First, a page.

Sunday, October 17, 2010
Well well. After just over a year of daytripping around this amazing city, we have finally arrived at
our last stop - suburb No 52. It's a very strange feeling I have to say - much odder than I thought it
would be. A potent mix of sadness, relief and satisfaction, with a tiny touch of fear for good measure.
It's a mix of emotions that I haven't been able to shake all week. Every time someone has asked me
what I'm planning to do to celebrate the end of 52 Suburbs, I've felt quite disturbed. I know what
they mean and appreciate the sentiment - but celebrate? Part of me never wants this to end.
So much so that I seem to have spent double the time getting this post out the door. Admittedly
it is a bit of a bumper issue but I think I've been holding on too. Now after two days of editing and
re-editing the time has come - Let's Go Milsons Point!
I had thought about leaving it to chance and choosing the last suburb from a hat filled with the remaining
500 plus suburbs I have yet to nose around in. But after more thought than I've ever given a suburb choice,
I settled on Milsons Point.
Why? For a number of reasons. When I began this project 50 something weeks ago, I was insatiably
curious about the 'non-postcard Sydney', a place that few tourists would ever think to visit. While I
still have hundreds of suburbs left to explore I now feel like I at least have some idea about the Sydney
beyond the glossy brochures. Time to do an about turn and pay a visit to a suburb packed with icons
that scream Sydney to millions of people around the world. Because I never said I didn't like the
shiny glistening bits - the harbour, the Opera House, the bridge. They just had to wait their turn.
Knowing that the last suburb had the potential to be a bit sad, I also wanted to share something
fun with you and end on a high note somehow. A trip to Luna Park, the fun fair at Milsons Point, seemed
like a good idea. Especially as fun and fantasty is where we started with the 1950s Fair at Wahroonga.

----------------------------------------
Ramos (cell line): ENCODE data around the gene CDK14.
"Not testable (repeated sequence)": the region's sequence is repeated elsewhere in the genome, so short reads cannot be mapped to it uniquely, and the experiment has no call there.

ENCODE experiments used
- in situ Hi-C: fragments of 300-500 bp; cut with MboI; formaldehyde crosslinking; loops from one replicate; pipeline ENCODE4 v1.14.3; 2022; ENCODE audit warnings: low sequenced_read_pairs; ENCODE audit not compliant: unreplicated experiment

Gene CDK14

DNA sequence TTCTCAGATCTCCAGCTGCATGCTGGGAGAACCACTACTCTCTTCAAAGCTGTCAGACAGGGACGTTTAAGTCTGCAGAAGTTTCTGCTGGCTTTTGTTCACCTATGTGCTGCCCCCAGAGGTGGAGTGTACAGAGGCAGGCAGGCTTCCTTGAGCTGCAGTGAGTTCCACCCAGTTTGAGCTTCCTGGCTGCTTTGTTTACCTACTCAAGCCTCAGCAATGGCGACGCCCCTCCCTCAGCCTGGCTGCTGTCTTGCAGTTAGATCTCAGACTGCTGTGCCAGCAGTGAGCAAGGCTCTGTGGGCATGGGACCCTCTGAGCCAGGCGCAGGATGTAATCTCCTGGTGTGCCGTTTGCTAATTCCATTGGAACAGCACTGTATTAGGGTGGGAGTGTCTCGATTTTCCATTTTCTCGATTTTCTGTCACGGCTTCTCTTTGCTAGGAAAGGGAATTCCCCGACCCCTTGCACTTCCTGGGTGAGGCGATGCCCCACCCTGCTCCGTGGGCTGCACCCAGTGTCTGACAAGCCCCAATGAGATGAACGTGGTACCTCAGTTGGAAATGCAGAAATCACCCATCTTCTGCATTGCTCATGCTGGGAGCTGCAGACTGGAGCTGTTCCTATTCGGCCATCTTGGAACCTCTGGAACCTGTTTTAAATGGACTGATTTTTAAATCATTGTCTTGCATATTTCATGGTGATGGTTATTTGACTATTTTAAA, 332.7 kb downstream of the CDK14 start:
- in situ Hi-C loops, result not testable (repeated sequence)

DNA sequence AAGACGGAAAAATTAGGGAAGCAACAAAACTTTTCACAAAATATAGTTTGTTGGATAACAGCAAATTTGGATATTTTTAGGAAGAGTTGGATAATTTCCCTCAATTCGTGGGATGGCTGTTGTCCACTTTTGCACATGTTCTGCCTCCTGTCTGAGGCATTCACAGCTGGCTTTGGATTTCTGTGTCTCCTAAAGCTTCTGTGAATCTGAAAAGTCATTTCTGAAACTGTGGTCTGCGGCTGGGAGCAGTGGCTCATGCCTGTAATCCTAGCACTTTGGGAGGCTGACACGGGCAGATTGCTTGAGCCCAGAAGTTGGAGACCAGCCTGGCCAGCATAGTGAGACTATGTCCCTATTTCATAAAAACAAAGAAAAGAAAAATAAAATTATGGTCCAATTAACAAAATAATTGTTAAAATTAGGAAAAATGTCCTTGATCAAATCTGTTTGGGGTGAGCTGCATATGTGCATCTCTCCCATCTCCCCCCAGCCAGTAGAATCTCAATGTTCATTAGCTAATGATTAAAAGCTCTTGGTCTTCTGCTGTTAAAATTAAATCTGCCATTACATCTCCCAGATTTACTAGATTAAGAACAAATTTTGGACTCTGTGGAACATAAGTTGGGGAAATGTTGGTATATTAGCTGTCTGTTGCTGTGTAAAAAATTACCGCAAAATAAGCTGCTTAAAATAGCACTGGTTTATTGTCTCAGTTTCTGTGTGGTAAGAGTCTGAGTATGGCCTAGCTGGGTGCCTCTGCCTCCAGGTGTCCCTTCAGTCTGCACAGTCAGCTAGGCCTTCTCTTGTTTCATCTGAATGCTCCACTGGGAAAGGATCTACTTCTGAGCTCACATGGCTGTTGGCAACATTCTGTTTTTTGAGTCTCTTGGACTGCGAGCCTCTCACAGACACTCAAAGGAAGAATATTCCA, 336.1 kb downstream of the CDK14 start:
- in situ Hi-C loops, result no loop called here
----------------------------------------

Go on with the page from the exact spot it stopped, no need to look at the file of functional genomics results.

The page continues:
Why not end with it too?
And lastly, I liked that we were finishing with a suburb that sits right across from the place where it all
started in 1788, Sydney Cove.
Before we hop on the Ferris Wheel, some history. The Cammeraygal lived along the foreshores
of the area until the British arrived. The suburb was named after settler James Milson, whose son
was one of the bright sparks who built up a ferry business to transport people across the harbour,
pre-Sydney Harbour Bridge days (1935). In the 1920s, many of the suburb's homes were resumed
to make way for the building of the bridge and railway. Today, Milsons Point is a mix of high-rise
residential and commercial, its most notable bits being one end of the Sydney Harbour Bridge,
Luna Park and North Sydney Pool.
Part 1: Just for Fun - the entertainers
My memory must be pretty shocking because as I entered Luna Park through the enormous smiling face,
I could not for the life of me remember if I'd ever been before. I'm certain I never went as a kid (grew
up in Hong Kong) but maybe I did as a young adult.
Anyway, I have to say, I enjoyed it more than I thought I would. It helped that I went with my daughter
whose excitement was infectious. And that it was the 75th birthday of the park. But I also expected
it to be tackier somehow and was thrilled to find so much of it is old and original.
Part of the reason for this is that it hasn't always been 'Just for Fun' at Luna Park. In 1979 tragedy
struck when a fire killed seven people - six children and one adult - on the Ghost Train. Since then the
park has been closed for long periods of time; at one point complaints about the noise from the rides
threatened to close it down entirely.
As an article I read later explained, "Perhaps ironically, it has been the years of neglect that has
ensured these rare historic designs [murals, art deco architecture] remaining largely intact."
Today, Luna Park's future looks as bright as its zillions of tiny lights with a heritage listing and a special
place in the heart of many Sydneysiders.
So first, let's wander and meet some of the fantastic entertainers who swagger/dance/stilt-walk
through the crowd.
my, what large lips you have
welcome, you're just in time to see the Incredible Flying Bird
oh, that is a good one!
a real life Dolly Varden cake
Lola and Miss purple toes
Freckle and Speckle :: 1
Freckle and Speckle :: 2
Freckle and Speckle :: 3
dancing girls :: 1
dancing girls :: 2
dancing girls :: 3
dancing girls :: 4
Try Your Kissing Style
nice going kid
hoola hoop :: 1
hoola hoop :: 1
Part 2: Just for Fun - the happy customers
happiness is a kid on a carousel
Jem at the Wheel of Joy
up up and away in my beautiful balloon
waiting to see The Script
not really dressed for The Rotor
Dianne and Loula
Part 3: Swimming under the Sydney Harbour Bridge
North Sydney Pool, probably my favourite pool in Sydney. Original 1936 art deco building with a
tasteful new addition, right on the harbour's edge. On one side is the Sydney Harbour Bridge,
on the other Luna Park. Good for distracting one from counting the laps.
an icon among icons
neighbours :: 1